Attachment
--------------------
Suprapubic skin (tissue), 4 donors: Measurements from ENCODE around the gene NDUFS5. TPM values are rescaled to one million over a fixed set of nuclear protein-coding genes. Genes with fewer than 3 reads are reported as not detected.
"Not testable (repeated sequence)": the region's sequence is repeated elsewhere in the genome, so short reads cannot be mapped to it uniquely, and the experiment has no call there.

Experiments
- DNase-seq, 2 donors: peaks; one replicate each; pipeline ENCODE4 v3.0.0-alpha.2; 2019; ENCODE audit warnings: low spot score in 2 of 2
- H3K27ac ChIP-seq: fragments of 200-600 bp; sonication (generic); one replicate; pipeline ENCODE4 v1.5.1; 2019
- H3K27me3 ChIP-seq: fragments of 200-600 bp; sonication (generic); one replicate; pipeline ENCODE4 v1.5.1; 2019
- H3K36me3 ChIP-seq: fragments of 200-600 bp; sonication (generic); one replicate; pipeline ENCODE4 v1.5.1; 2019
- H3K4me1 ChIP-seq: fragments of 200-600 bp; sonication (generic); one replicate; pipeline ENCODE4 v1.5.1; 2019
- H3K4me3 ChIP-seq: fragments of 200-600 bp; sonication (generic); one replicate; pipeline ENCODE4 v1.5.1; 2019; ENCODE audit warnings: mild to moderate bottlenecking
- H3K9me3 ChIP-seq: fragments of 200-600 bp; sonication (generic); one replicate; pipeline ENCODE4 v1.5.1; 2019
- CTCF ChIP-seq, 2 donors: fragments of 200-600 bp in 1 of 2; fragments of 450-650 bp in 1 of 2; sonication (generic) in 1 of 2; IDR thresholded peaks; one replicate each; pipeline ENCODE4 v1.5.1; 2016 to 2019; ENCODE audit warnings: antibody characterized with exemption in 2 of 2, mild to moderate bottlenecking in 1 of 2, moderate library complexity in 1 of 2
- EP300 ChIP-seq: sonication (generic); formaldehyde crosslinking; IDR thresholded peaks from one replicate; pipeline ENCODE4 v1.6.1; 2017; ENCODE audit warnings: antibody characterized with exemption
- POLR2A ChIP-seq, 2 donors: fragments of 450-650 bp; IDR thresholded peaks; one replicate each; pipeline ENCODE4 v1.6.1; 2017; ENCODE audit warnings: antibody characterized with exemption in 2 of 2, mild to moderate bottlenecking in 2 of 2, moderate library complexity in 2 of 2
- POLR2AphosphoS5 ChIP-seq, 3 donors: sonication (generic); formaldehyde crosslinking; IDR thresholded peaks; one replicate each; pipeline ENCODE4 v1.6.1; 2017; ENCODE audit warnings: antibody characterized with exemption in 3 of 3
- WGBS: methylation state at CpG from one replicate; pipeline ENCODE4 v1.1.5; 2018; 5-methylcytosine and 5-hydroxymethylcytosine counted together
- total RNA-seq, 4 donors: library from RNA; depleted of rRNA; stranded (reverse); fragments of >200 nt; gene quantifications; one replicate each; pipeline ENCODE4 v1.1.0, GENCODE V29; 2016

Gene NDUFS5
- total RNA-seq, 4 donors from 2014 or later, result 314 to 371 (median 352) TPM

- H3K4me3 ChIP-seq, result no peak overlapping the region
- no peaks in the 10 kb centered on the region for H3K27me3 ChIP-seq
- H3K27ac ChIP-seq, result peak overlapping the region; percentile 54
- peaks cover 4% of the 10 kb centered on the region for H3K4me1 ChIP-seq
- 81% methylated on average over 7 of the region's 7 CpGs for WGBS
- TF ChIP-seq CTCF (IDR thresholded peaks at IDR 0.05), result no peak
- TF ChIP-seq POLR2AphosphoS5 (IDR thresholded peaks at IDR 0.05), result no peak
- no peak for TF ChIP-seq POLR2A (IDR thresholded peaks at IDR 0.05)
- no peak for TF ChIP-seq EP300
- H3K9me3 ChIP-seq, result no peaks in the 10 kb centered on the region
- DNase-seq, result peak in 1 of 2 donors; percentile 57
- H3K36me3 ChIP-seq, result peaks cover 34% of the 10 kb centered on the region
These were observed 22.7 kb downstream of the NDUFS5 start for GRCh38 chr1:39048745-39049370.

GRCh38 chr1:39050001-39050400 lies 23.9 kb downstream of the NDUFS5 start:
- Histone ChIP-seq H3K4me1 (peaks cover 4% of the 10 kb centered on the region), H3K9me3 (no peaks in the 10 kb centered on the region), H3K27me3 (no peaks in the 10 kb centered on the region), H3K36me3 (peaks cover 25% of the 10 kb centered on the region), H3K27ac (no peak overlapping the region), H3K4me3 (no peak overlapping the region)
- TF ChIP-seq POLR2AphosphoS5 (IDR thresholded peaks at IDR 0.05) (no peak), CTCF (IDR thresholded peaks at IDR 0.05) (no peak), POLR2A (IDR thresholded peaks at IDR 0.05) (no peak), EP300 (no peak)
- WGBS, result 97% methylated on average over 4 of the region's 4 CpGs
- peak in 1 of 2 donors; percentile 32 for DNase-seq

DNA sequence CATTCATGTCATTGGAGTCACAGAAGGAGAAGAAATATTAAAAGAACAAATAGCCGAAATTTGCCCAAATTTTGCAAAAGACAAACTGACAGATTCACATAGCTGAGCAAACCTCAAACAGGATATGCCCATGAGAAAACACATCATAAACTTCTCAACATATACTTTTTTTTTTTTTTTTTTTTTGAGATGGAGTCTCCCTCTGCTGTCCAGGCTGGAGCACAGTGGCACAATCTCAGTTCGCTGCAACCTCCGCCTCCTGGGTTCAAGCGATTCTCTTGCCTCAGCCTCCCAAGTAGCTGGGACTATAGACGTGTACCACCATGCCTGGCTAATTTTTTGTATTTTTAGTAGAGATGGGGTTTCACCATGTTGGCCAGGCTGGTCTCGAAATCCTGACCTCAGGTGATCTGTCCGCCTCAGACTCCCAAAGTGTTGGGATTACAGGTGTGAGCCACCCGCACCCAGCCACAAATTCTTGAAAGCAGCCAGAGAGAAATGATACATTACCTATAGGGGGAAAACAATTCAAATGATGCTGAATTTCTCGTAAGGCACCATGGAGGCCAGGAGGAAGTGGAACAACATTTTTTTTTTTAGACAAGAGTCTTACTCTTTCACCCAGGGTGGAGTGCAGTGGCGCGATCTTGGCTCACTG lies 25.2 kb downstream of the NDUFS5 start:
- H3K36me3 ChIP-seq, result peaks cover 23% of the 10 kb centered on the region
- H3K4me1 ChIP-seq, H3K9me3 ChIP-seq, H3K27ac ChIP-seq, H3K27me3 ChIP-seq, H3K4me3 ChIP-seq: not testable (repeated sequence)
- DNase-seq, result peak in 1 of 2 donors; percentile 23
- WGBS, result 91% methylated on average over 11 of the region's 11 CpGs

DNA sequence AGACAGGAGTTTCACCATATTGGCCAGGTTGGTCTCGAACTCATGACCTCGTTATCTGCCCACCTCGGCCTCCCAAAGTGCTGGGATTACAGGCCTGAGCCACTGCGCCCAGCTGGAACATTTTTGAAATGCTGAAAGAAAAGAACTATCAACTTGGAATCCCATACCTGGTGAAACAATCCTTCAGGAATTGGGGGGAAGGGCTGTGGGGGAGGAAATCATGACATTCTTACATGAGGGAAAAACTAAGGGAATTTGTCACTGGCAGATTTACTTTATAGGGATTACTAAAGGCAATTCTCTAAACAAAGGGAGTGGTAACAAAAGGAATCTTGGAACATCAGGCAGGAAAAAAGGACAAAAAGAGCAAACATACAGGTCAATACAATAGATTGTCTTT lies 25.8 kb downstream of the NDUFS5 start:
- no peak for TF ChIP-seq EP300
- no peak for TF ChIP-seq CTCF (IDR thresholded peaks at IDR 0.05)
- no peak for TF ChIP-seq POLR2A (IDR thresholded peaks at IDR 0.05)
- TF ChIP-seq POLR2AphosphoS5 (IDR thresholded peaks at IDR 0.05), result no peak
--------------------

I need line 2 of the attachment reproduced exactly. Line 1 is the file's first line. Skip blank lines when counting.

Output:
"Not testable (repeated sequence)": the region's sequence is repeated elsewhere in the genome, so short reads cannot be mapped to it uniquely, and the experiment has no call there.